Skip to main navigation Skip to main content Skip to footer For Medicare For Providers For Brokers For Employers Español For Individuals & Families: For Individuals & Families Medical Dental Other Supplemental Explore coverage through work How to Buy Health Insurance Types of Dental Insurance Open Enrollment vs. Special Enrollment See all topics Shop for Medicare plans Member Guide Find a Doctor Log in to myCigna
Home Knowledge Center Wellness Library Preventing ACL Injuries

Preventing ACL Injuries

Topic Overview

A lot of the research on preventing anterior cruciate ligament (ACL) injuries has focused on women: women athletes injure their ACLs up to 8 times as often as men athletes.footnote 1 Although the following tips come from women's programs, they can help anyone prevent ACL injuries.

  • Training and conditioning should take place year-round. Strength and stretching exercises in the off season will help coordination and balance when the season starts.
  • Always warm up before training or competition, such as jogging easily or riding a stationary bicycle for 5 to 10 minutes. Warming up your muscles reduces the risk of injury.
  • Make stretching part of your warm-up before the activity and your cool-down after the activity. Stretching can help you keep and improve your range of motion and reduce stiffness in your joints. It may also reduce soreness after exercising and reduce the risk of injury.
  • Practice landing skills. This is especially important for women, because they don't usually bend their knees as much as men do when landing from a jump. Not bending the knees enough exposes them to more pressure and increases the risk for an ACL injury. When landing after jumping:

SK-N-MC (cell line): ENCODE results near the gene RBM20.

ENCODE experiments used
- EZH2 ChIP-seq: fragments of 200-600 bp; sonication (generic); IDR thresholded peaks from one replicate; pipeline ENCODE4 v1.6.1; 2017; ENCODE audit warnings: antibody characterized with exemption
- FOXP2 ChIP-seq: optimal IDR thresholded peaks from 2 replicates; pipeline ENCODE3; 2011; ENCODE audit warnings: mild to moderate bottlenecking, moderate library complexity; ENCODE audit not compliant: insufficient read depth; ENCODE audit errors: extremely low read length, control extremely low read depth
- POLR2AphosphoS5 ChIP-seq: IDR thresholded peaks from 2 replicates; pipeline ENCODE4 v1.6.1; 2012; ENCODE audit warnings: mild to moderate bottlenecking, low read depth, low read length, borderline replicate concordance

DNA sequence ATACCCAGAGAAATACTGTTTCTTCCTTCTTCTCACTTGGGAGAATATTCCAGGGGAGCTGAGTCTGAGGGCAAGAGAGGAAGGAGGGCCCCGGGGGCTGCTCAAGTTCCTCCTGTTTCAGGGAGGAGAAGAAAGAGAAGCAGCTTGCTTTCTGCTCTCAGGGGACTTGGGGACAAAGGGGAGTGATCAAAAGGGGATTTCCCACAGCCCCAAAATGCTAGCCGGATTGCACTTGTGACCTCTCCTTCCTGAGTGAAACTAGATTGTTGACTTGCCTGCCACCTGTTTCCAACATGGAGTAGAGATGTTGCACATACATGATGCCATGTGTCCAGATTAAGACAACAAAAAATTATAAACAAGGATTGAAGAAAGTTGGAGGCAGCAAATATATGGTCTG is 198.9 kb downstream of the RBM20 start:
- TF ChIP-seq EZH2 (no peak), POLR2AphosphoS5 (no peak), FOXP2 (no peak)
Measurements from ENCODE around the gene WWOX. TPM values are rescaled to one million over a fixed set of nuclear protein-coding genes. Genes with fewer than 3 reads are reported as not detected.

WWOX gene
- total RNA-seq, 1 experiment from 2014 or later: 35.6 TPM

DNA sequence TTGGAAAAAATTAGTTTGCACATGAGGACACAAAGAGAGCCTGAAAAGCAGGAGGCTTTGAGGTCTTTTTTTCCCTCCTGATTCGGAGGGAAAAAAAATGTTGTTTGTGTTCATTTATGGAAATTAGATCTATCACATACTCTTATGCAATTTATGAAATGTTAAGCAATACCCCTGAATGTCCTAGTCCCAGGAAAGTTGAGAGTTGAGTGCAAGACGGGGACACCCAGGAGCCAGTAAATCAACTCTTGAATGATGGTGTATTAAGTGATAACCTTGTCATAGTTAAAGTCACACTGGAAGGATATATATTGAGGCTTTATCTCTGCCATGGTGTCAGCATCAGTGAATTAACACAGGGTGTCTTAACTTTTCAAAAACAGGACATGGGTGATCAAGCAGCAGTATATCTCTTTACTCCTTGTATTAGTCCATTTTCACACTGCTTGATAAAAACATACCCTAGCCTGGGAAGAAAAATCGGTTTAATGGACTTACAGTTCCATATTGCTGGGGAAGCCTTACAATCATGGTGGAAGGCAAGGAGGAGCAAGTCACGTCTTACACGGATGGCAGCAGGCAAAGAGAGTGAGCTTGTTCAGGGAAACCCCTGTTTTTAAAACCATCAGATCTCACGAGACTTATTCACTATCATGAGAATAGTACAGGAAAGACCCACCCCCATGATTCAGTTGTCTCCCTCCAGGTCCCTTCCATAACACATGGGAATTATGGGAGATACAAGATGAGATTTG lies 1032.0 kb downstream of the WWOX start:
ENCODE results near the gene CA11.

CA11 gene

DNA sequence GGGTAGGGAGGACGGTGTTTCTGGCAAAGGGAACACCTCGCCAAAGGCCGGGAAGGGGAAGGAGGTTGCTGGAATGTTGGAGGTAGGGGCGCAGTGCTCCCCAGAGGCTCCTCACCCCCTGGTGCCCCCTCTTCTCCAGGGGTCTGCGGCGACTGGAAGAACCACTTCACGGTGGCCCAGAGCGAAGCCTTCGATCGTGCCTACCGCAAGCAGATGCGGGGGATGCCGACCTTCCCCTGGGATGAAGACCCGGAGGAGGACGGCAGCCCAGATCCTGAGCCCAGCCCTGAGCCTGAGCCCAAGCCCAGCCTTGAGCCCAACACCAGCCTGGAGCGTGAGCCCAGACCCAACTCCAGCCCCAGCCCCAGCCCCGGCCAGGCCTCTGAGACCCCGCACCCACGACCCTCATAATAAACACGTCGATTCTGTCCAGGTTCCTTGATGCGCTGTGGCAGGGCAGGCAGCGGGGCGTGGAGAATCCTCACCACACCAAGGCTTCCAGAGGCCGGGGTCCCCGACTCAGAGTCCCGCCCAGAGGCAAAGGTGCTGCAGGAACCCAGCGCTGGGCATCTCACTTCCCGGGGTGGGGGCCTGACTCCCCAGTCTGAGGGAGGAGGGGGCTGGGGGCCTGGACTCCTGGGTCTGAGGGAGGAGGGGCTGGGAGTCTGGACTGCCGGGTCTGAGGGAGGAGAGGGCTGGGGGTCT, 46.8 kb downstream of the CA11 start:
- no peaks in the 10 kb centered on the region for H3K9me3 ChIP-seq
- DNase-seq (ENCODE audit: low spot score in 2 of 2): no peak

• Land with the knees bent. As the knees bend during landing, make sure they travel in a straight path. Do not let them move closer together.
    • Land softly on the balls of the feet and roll back onto the heels.
    • Keep your knees and hips aligned and your upper body upright. Don't bend too far forward or backward as you land.
    • Try not to land on one foot. If this is not possible, bring the other foot down as soon as possible to distribute weight evenly.
  • Improve agility. Women tend to turn and pivot in a more erect position than men, which strains the ACL. Learning to crouch and bend at the knees and hips when turning may reduce the stress on the ACL. Agility exercises include running forward and backward and running in diagonals (run diagonally to one spot, then cut the other way and run to another).
  • Work on muscle strength. The muscles in the back (hamstrings) and front (quadriceps) of the thighs work together to bend or straighten the leg. Women tend to use their quadriceps when changing direction rapidly. This can result in an ACL injury. Stretching and strengthening the quadriceps and hamstrings can help reduce the risk.


Plyometrics help build power, strength, and speed, and also help you practice landing skills. When you practice these skills, a coach can give you specific instructions and watch to be sure you are landing correctly.

  • Jump and spin. On the same spot, bend your knees and jump into the air. Spin one-quarter turn (90 degrees) to the right and land on both feet. Repeat to the left. Advance how much you spin to a half turn, three-quarters turn, and full turn.
  • Tuck jumps. On the same spot, jump straight up with your hands at your side. As you jump, bring your knees up toward your chest. Repeat immediately 10 times.